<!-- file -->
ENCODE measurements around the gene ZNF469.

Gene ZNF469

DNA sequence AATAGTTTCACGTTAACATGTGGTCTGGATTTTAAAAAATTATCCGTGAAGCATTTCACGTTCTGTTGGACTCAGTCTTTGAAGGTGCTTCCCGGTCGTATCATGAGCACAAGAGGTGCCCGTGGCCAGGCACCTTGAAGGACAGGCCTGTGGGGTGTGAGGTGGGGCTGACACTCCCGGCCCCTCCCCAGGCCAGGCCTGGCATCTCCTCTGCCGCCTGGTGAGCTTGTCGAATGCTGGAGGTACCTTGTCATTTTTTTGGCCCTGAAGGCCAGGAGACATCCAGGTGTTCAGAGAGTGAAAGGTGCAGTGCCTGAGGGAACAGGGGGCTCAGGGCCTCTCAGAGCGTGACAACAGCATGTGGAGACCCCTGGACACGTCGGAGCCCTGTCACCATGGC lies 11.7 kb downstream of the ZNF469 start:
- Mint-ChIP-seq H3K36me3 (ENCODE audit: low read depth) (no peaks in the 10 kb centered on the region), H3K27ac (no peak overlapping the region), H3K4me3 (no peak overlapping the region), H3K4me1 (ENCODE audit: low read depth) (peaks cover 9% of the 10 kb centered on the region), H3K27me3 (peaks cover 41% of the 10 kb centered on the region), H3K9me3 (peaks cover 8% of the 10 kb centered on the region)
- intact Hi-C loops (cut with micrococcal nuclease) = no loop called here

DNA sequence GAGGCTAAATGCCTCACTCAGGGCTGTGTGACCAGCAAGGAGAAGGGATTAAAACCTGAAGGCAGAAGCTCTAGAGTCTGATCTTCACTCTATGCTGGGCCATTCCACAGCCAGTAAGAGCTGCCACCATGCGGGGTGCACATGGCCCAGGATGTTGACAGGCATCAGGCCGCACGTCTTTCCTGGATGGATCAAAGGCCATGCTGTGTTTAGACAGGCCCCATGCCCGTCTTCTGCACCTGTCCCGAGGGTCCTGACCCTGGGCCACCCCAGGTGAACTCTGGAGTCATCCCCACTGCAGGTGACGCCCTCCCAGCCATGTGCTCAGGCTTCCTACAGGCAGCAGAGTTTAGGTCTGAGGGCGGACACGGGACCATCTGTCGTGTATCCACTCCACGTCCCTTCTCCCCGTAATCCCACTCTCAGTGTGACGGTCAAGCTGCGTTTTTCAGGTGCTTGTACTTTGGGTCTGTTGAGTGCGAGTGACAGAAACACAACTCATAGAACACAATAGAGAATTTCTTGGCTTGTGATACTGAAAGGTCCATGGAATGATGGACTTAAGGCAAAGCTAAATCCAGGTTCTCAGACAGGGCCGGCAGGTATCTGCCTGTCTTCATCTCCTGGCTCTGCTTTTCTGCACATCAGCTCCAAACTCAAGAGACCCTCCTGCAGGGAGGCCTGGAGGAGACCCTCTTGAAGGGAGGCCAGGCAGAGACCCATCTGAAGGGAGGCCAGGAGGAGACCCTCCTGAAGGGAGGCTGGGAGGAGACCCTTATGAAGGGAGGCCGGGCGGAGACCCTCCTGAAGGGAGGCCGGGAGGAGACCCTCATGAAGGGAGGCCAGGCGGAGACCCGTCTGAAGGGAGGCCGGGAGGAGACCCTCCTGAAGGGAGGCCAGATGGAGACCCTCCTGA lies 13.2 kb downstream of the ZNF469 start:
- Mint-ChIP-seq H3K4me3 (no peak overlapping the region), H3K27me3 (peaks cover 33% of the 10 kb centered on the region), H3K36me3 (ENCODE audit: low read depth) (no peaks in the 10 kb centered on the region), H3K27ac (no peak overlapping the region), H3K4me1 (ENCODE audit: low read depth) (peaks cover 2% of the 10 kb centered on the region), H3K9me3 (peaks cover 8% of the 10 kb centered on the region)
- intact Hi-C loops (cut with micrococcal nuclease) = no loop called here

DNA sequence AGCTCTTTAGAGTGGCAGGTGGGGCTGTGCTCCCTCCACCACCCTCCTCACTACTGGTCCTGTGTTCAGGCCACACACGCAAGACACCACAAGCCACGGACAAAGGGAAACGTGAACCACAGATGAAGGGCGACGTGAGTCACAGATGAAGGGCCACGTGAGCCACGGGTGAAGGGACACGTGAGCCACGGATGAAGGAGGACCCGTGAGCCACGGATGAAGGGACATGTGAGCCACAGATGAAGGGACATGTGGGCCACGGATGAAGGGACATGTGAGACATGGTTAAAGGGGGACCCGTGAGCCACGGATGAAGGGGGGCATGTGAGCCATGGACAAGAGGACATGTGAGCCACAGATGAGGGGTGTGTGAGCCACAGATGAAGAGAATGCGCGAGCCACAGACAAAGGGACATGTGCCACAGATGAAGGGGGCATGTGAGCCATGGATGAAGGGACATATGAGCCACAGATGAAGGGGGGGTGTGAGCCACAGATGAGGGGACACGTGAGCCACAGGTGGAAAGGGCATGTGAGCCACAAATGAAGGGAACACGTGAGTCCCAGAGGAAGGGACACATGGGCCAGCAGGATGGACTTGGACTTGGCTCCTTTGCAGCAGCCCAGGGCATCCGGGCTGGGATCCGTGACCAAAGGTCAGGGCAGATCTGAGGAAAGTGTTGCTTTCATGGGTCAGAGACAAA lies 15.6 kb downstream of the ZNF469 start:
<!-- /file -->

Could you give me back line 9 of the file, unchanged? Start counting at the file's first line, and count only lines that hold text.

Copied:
DNA sequence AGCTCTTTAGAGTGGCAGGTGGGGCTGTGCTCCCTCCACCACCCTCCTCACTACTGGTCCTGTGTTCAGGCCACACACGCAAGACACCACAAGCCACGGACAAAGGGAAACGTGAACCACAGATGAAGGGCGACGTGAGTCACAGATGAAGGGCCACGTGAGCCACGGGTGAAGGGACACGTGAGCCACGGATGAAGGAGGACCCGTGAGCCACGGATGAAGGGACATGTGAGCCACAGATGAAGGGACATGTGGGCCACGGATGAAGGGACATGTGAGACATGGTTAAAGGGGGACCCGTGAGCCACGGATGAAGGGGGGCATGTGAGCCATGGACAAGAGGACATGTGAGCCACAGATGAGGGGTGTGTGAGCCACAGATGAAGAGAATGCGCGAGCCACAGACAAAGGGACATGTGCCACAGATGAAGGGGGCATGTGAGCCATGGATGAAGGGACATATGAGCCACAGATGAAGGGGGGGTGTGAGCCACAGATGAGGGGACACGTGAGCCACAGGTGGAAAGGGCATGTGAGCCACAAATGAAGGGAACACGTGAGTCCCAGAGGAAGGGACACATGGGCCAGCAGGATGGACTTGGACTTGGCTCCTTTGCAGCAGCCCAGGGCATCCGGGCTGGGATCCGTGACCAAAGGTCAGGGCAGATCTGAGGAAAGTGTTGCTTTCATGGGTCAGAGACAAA lies 15.6 kb downstream of the ZNF469 start: